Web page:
Never mind whether or not this is the year of Dreamgirls. I mean, forget the musical if you can — it's not possible here in Los Angeles, where it's taken over the town — although dreams never go out of style. What I want to know is what category does it fit in? New music? Reissued with a twist? Covers? And, for old folks who remember 1982, was the original sort of a reissue? (It is the story of Motown, after all.) Or just a memory — fond or otherwise? (See the movie if you don't know what I'm talking about.)
In any case, my year-end begins and ends with "And I Am Telling You I'm Not Going" — Jennifer Holliday's 1982 original kicks off my Top 10 chart, and Jennifer Hudson's take on the tune, from the just-released movie, closes it. It's a great song: Holliday's version is simply out of this world, but that's only a small part of why I love it so much. The real reason is the killer, utterly surreal ending, when both women are pouring it out, singing, "And you, you, you, you're gonna love me, yeah!"
Ask yourself, what's wrong here? For instance, in Dreamgirls, do you think she succeeds in making her man love her? Of course she doesn't. Do the Iraqi people love the US Armed Forces just because George Bush wants them to? Life doesn't work that way.
So while my wife apparently loves me, for reasons I do not understand, what I spent the entire year doing was trying to get my daily parade of hits to do the same — to find new music that reached out and grabbed me, knocked me on my ass, obsessed me to the point where I drove down Sunset Boulevard with my iPod blowing out my eardrums, feeling like I was 16 again. It didn't happen. I gave Snow Patrol more than the time of day. I fell in (and out) of love with Gnarls Barkley. I dove headlong into Jay-Z. I downloaded more singles from iTunes than you can possibly imagine, and I'll say this for all of them: not bad.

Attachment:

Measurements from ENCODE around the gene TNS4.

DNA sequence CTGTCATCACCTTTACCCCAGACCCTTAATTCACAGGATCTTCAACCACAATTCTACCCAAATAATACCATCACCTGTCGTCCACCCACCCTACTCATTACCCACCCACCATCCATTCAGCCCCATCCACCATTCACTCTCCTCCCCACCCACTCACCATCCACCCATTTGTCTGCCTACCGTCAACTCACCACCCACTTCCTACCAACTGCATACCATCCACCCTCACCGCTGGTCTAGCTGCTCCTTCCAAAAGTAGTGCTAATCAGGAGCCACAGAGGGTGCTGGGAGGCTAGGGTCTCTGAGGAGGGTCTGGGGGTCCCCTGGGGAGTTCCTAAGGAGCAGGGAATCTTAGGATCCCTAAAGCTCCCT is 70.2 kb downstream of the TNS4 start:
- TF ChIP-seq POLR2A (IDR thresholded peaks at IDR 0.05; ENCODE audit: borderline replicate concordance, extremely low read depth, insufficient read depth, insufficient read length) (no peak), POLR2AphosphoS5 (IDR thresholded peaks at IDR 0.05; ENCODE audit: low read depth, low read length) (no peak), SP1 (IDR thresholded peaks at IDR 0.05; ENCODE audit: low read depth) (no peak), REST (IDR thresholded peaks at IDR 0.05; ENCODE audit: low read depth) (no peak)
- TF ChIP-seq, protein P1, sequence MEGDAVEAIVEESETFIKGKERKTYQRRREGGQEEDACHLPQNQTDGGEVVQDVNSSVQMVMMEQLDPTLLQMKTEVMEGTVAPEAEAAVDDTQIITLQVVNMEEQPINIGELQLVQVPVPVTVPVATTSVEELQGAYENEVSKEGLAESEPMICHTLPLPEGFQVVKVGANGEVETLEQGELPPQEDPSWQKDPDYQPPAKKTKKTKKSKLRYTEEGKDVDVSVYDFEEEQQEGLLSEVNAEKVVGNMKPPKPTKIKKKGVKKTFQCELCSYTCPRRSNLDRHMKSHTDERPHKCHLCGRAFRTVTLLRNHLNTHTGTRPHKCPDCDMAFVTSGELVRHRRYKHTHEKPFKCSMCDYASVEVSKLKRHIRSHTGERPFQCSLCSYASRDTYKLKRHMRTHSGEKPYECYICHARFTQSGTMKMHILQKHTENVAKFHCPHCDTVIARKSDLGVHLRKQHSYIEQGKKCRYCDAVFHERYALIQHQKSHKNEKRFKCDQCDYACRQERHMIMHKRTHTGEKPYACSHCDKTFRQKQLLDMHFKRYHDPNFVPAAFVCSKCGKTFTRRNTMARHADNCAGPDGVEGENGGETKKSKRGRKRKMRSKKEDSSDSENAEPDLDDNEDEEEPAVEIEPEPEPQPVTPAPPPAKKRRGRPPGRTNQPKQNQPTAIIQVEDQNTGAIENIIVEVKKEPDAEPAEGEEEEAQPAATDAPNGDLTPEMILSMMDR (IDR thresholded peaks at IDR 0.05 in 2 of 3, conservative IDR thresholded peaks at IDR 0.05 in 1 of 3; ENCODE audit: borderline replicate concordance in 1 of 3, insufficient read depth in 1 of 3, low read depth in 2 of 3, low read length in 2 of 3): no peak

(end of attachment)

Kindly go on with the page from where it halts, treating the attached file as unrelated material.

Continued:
Still, the most important aspect of a year in music is finding the center of gravity — one's personal ground zero — and proceeding from there. And in years past that's meant locating a scene, a band, or an album that somehow says it all. Not this year, not for me. As far as I'm concerned, music 2006 was anchored by a parade of fabulous reissues and by one live performance — in Bangkok, Thailand, no less. It was so stunning that I need only think of it to feel good all over.
On Aug. 1, many thousands of miles from home, former Guardian music critic, boho baseball commissar, and one-time coolest guy in San Francisco Mike McGuirk cut loose with a karaoke version of Procol Harem's "A Whiter Shade of Pale." Not only did he stun the house, he finished by pouring a pitcher of beer over a noisy limey sitting at the bar. And he lived to tell the tale.
I know that to be true, because a week later I had a two-hour visit with McGuirk, whom I picked up at LAX and drove to a strip mall in nearby Ladera Heights. We traded stories until I ran out and he had the floor all to himself. He spoke of life in Southeast Asia, about being mistaken for Superman — black frames being what they are in a land where all white guys look alike — and about the pain and glory of leaving it all behind. McGuirk, when all was said and done, radiated a glow that I could only dream about. If that ain't rock ’n' roll, I don't know what is.
See you next year — and hang on to your hat; things look like they could get rough. SFBG
TOMMY TOMPKINS'S TOP 10
(1) Jennifer Holiday, "And I Am Telling You I'm Not Going," Dreamgirls (1982 Original Broadcast Cast) (Decca US)
(2) Byrds, There Is a Season (Legacy)
(3) Various artists, What It Is! Funky Soul and Rare Grooves (1967–<\d>1977) (Rhino)
(4) Clash, The Singles (Legacy)
(5) Various artists, American Music: The Hightone Records Story (Hightone)
(6) Chuck Brown and the Soul Searchers, This Is a Journey ...